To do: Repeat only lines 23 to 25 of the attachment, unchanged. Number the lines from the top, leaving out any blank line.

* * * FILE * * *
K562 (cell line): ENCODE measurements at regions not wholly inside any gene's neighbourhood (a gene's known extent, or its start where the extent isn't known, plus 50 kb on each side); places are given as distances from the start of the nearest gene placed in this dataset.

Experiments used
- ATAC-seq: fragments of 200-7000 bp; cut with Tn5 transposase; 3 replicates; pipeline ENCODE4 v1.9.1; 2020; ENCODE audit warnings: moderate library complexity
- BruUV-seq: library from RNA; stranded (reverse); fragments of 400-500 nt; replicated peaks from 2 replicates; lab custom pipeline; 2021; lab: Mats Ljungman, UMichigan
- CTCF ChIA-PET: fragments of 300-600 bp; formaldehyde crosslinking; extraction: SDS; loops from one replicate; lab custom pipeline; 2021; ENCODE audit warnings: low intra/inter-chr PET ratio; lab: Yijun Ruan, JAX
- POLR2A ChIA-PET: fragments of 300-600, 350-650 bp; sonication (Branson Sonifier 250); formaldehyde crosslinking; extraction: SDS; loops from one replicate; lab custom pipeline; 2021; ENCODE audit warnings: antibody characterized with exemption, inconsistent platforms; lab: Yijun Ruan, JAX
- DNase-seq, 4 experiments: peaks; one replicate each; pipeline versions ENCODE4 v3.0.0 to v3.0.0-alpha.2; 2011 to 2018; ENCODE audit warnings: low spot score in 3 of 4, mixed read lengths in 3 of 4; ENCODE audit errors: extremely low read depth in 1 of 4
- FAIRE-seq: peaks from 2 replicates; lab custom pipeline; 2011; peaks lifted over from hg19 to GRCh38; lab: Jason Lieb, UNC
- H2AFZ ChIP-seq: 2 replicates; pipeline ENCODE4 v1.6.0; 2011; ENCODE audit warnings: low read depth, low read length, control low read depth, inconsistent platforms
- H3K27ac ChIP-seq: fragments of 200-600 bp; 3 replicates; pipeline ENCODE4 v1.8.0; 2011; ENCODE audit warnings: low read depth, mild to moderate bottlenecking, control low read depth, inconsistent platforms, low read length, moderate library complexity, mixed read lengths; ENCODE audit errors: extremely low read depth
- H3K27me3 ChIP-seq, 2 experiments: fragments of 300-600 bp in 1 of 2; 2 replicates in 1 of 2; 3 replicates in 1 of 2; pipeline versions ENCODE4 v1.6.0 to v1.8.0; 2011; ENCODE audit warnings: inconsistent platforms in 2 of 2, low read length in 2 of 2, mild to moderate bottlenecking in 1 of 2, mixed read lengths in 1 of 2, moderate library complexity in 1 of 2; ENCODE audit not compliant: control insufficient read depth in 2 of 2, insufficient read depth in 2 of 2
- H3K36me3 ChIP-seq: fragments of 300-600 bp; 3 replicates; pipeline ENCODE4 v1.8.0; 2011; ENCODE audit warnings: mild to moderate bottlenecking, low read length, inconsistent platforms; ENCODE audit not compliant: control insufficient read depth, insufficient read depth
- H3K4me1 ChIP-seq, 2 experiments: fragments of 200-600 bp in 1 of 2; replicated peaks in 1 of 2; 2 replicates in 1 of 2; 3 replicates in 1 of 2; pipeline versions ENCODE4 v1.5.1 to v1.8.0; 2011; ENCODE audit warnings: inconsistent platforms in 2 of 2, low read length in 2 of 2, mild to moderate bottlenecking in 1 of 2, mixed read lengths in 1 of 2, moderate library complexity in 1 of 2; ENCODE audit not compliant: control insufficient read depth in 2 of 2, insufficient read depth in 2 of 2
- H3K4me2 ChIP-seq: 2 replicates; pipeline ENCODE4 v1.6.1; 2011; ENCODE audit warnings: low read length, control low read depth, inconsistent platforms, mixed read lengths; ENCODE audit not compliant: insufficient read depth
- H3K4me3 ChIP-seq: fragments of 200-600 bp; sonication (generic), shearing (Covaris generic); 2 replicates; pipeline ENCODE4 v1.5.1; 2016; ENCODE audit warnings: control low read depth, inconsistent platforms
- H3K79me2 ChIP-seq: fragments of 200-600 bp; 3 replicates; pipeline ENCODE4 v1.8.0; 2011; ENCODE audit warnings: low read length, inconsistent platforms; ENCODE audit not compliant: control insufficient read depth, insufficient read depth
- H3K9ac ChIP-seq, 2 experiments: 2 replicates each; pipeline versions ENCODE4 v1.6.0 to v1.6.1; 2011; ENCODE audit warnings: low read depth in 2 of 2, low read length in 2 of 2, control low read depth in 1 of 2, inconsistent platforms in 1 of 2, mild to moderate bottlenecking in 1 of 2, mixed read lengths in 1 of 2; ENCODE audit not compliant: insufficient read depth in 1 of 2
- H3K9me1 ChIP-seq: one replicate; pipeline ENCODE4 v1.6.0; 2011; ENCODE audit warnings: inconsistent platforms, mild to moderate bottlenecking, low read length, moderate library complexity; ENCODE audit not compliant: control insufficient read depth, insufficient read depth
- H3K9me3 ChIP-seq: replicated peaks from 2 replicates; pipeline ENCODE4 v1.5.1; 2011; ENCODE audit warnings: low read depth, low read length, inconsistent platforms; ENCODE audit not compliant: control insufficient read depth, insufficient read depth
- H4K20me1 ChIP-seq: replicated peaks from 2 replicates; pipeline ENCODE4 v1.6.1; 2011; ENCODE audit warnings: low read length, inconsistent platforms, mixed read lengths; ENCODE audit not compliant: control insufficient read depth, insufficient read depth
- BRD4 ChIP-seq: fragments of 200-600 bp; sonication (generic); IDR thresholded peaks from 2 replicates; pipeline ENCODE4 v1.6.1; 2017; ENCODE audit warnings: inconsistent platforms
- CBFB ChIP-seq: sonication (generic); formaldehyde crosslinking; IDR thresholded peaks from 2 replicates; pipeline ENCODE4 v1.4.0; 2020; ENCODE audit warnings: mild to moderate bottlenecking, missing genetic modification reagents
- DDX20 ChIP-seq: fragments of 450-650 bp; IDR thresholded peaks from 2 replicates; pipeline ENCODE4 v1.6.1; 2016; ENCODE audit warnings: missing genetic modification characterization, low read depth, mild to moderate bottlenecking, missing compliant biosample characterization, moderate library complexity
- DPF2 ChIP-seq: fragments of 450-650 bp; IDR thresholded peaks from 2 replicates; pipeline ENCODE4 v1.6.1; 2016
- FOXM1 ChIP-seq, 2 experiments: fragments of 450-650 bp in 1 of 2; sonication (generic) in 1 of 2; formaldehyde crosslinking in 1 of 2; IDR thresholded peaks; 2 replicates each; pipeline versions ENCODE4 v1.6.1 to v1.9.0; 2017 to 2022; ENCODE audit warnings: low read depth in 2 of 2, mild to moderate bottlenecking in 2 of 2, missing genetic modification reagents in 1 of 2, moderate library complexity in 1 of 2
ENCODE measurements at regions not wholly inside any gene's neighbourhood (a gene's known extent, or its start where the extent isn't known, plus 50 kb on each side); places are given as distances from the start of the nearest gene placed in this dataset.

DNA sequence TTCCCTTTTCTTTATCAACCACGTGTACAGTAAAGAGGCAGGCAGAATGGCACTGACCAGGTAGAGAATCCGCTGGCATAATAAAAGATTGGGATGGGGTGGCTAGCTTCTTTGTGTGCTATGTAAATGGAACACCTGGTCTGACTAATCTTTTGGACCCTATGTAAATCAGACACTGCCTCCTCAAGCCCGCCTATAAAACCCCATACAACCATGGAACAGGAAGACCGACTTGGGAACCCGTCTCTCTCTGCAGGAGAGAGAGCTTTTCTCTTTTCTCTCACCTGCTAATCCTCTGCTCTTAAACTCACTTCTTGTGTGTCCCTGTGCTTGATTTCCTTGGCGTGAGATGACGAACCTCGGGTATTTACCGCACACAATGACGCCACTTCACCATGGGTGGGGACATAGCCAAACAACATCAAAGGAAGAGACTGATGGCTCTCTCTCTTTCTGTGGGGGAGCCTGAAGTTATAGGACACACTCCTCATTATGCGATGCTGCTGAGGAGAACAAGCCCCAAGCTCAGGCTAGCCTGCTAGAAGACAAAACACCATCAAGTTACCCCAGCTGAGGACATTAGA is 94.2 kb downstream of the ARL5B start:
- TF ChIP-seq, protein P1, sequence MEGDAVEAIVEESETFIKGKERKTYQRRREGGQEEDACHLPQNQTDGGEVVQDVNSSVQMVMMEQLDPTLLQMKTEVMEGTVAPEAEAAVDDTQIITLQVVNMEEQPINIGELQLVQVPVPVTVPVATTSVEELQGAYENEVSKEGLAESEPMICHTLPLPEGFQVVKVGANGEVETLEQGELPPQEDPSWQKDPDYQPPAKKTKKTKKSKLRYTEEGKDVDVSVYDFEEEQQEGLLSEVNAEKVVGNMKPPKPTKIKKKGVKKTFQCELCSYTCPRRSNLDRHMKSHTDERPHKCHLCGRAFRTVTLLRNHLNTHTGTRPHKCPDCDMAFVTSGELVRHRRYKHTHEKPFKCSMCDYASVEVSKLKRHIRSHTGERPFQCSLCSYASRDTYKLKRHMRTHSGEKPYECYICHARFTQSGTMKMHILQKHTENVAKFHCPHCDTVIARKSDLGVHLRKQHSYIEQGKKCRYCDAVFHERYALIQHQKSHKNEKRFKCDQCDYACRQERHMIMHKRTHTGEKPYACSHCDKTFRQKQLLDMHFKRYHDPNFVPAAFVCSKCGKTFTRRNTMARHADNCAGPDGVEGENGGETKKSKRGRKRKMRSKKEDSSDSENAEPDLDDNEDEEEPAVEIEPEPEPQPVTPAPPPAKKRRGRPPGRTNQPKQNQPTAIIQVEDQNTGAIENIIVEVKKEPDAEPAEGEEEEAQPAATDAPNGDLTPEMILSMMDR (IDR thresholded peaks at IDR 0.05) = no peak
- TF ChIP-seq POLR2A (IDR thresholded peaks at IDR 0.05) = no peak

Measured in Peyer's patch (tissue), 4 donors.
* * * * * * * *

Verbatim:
- DDX20 ChIP-seq: fragments of 450-650 bp; IDR thresholded peaks from 2 replicates; pipeline ENCODE4 v1.6.1; 2016; ENCODE audit warnings: missing genetic modification characterization, low read depth, mild to moderate bottlenecking, missing compliant biosample characterization, moderate library complexity
- DPF2 ChIP-seq: fragments of 450-650 bp; IDR thresholded peaks from 2 replicates; pipeline ENCODE4 v1.6.1; 2016
- FOXM1 ChIP-seq, 2 experiments: fragments of 450-650 bp in 1 of 2; sonication (generic) in 1 of 2; formaldehyde crosslinking in 1 of 2; IDR thresholded peaks; 2 replicates each; pipeline versions ENCODE4 v1.6.1 to v1.9.0; 2017 to 2022; ENCODE audit warnings: low read depth in 2 of 2, mild to moderate bottlenecking in 2 of 2, missing genetic modification reagents in 1 of 2, moderate library complexity in 1 of 2